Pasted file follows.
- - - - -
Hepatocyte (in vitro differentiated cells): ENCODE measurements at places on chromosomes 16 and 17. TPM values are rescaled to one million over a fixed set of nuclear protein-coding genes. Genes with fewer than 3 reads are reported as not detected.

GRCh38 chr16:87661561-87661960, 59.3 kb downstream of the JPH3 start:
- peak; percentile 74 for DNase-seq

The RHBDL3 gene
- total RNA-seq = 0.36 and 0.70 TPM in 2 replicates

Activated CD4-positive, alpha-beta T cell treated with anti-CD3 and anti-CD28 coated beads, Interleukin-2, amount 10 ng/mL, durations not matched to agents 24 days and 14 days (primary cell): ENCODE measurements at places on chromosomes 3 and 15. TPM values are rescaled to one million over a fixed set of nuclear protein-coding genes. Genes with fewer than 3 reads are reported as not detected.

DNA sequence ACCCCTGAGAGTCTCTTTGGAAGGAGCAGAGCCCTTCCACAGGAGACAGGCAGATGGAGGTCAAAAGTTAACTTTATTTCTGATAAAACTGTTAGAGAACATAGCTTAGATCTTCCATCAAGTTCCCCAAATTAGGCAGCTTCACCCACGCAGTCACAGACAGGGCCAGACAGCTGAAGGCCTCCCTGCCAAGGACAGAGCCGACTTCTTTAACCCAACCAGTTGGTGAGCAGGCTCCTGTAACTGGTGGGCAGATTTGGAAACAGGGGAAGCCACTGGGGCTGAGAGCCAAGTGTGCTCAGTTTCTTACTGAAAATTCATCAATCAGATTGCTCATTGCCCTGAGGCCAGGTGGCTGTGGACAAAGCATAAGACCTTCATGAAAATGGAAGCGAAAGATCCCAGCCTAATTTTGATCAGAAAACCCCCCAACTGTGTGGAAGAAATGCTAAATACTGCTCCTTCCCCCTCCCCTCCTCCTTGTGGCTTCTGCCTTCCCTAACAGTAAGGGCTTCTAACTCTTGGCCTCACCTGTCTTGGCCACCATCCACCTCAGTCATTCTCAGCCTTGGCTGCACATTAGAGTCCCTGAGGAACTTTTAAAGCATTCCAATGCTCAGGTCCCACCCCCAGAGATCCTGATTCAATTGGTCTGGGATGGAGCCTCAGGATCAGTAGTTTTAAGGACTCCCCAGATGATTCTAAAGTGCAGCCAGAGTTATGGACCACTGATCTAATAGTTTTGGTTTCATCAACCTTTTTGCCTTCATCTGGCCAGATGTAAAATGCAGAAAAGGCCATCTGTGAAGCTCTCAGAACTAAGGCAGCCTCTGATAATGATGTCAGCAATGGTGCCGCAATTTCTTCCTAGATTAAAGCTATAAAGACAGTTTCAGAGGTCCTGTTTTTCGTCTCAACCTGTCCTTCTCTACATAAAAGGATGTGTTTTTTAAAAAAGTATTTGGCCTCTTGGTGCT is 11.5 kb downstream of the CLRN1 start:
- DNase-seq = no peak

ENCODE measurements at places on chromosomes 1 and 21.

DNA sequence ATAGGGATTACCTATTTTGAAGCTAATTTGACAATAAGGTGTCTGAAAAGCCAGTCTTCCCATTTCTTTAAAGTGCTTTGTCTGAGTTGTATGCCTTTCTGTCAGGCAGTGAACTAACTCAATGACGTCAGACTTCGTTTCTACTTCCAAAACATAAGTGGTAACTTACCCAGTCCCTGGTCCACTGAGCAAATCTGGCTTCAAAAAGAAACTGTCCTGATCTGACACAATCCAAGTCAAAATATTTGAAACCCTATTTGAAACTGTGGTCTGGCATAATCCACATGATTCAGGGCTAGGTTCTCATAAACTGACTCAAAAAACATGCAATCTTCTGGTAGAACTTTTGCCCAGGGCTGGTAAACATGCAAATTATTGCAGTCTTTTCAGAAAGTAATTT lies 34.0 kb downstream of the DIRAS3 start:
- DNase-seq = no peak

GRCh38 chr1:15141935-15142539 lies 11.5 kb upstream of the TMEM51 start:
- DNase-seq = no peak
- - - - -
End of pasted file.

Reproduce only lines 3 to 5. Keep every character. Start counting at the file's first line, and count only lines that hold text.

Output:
- peak; percentile 74 for DNase-seq

The RHBDL3 gene
- total RNA-seq = 0.36 and 0.70 TPM in 2 replicates